My Oma and Opa (grandparents) used to make these little appetizers for us pretty much every Christmas and New Years. Oma would make the dough and Opa would fry them. This isn't their recipe, but it still looks pretty tasty.
- 1/2 lb. lean ground beef
- 1 Tbsp butter
- 2 Tbsp all-purpose flour
- 1/4 cup milk
- 1/4 cup chicken broth
- 1/4 tsp paprika
- 1/4 tsp chili powder (optional)
- 1/2 tsp curry powder (optional)
- 1/4 tsp salt
- 1/8 tsp pepper
- 1/2 tsp Worcestershire sauce
- 1/2 tsp finely chopped fresh parsley
- 1/4 lb. spiced Gouda cheese, cut into strips (optional)
- 1/2 egg
- 1/4 cup all-purpose flour
- 1 Tbsp water
- 3/4 cup seasoned dry bread crumbs
- 1/2 cup oil for frying
Place ground beef in a skillet over medium heat. Cook, stirring to crumble, until evenly browned. Set aside. Melt butter in a saucepan over low heat. Stir in flour until smooth, and cook for about 2 minutes. Gradually stir in milk, and then chicken broth to make a smooth thick sauce. Add the cooked ground beef, and season with paprika, chili powder, curry powder, salt, pepper, Worcestershire sauce, and parsley. Stir to blend well. Remove from heat, and set aside to cool to room temperature. When the meat mixture is cooled and slightly firm, shape into cylinders 3 to 4 inches long, and 1 1/2 inches wide. If you wish, press a strip of the spiced Gouda cheese into the center, making sure it is completely surrounded. In a small bowl, whisk together the egg and water. Place bread crumbs on a plate or tray. Coat croquettes with flour, then dip in the beaten egg mixture, and then roll the croquettes in the crumbs to coat. Repeat the coating process if a thicker breading is desired. Heat oil in a large skillet over medium-high heat. When oil is hot, fry croquettes until golden brown on all sides. If you have a deep-fryer, they can be deep-fried instead. Remove to paper towels to drain, and serve hot.
Peel and quarter potatoes. Put potatoes in a dutch oven or large covered sauce pan. Add enough water to just cover potatoes. If adding cabbage, put in pan on top of potatoes and water. If adding spinach, add about 3 minutes before potatoes are done. While potatoes are cooking, in a medium skillet, heat butter and sauté onions and sliced sausage until heated through and golden brown. When potatoes are cooked through, drain water and put back in pot. Add butter, salt, and pepper. Beat on low with an electric mixer till the mixture is well blended. Hand mix sausage and onions in or serve on top of potatoes. Can be served with or without gravy (really with all the butter, you don't really need it!).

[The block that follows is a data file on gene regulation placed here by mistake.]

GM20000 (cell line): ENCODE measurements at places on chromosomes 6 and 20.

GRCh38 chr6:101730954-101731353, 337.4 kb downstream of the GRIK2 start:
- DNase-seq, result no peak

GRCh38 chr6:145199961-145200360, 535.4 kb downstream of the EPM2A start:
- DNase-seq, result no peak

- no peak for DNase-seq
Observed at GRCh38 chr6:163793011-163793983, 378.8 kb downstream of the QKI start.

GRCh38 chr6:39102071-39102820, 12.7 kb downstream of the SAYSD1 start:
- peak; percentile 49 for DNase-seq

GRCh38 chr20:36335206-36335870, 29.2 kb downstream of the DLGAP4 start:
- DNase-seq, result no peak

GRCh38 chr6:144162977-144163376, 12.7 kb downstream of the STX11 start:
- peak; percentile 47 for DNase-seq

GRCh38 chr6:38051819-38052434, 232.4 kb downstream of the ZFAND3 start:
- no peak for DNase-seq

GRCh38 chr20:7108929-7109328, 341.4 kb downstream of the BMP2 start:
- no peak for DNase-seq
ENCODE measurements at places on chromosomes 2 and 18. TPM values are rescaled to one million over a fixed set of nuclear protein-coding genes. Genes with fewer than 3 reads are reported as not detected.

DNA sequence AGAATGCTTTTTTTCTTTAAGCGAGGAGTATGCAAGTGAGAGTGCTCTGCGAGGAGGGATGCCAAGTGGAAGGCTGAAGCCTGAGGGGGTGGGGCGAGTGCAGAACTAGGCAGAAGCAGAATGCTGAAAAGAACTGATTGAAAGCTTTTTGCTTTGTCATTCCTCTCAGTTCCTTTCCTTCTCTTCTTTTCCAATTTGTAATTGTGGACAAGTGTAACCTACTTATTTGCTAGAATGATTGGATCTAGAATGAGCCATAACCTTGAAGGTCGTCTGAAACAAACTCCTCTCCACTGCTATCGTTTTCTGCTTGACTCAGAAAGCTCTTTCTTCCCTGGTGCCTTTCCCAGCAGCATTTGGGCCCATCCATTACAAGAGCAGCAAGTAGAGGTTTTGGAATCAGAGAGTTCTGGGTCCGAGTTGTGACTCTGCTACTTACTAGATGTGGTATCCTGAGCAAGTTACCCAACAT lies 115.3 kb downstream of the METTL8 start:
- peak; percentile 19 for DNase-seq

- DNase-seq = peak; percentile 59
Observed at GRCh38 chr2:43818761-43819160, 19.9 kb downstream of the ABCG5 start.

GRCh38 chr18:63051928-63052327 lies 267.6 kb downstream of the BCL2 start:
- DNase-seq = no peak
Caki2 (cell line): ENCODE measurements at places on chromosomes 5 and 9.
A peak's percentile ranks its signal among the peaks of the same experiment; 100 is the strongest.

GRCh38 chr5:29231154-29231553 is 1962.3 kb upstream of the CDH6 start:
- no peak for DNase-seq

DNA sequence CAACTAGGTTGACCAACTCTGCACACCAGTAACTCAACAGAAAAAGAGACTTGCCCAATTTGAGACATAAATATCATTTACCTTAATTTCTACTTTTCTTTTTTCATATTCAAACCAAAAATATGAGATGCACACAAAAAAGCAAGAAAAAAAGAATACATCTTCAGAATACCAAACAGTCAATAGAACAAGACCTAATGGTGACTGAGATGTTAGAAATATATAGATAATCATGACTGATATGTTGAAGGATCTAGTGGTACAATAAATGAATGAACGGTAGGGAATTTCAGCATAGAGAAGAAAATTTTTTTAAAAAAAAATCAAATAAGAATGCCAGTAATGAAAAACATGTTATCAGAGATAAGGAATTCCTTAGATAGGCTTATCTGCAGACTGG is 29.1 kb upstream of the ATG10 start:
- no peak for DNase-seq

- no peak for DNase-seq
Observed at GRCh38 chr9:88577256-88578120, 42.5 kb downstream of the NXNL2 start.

- 7-8 potatoes
- 1/4 cup onion, chopped
- 1 lb. smoked Keilbasa sausage, cut into 1/2” thick coin shaped slices
- lots of butter
- salt and pepper to taste
- (you can also add cooked spinach, cabbage, and/or carrots)
This is like the Dutch version of donuts. I believe these are traditionally eaten for, around, and between Christmas and New Years. My Oma (grandma) makes these with raisins or chopped apples, but I like them plain with a little powdered sugar sprinkled on top. To be honest, I don't ever make them from scratch, I make it from a box.
Break up the compressed yeast, and stir into the warm milk. Let stand for a few minutes to dissolve. Sift the flour and salt into a large bowl. Stir the yeast mixture and egg into the flour and mix into a smooth batter. Stir in the currants, raisins and apple. Cover the bowl, and leave the batter in a warm place to rise until double in size. This will take about 1 hour. Heat the oil in a deep-fryer, or heavy deep pan to 375 degrees F (190 degrees C). Use 2 metal spoons to shape scoops of dough into balls, and drop them carefully into the hot oil. Fry the balls until golden brown, about 8 minutes. The doughnuts should be soft and not greasy. If the oil is not hot enough, the outside will be tough and the insides greasy. Drain finished doughnuts on paper towels and dust with confectioners' sugar. Serve them piled on a dish with more confectioners' sugar dusted over them. Eat them hot if possible.
- 1 (0.6 ounce) cake compressed fresh yeast
- 1 cup lukewarm milk
- 2 1/4 cups all-purpose flour
- 2 tsp salt
- 1 egg
- 3/4 cup raisins (I omit this)
- 1 Granny Smith apple, peeled, cored, and finely chopped (I omit this)
- 1 quart vegetable oil for deep-frying
- 1 cup confectioners’ sugar for dusting
This is actually an Indonesian dish, but the Dutch occupied the Netherland-Indies (now Indonesia) for like 250 years, adapting a lot of Indonesian cuisine...this being one of them. I prefer buying the frozen packaged Nasi Goreng at Trader Joes, so this is for those of you without good ol' Trader Joe (by the way, Trader Joes sells mini stroopwafels year round and around Christmas time, they sell the big ones, too).
- 5 large onions
- 3 garlic cloves
- 1 head of cabbage
- 1 pkg bean sprouts (about 1 lb)
- 2/3 bunch leek
- meat (pieces of pork or ham)
- ketchup or soy sauce
- white rice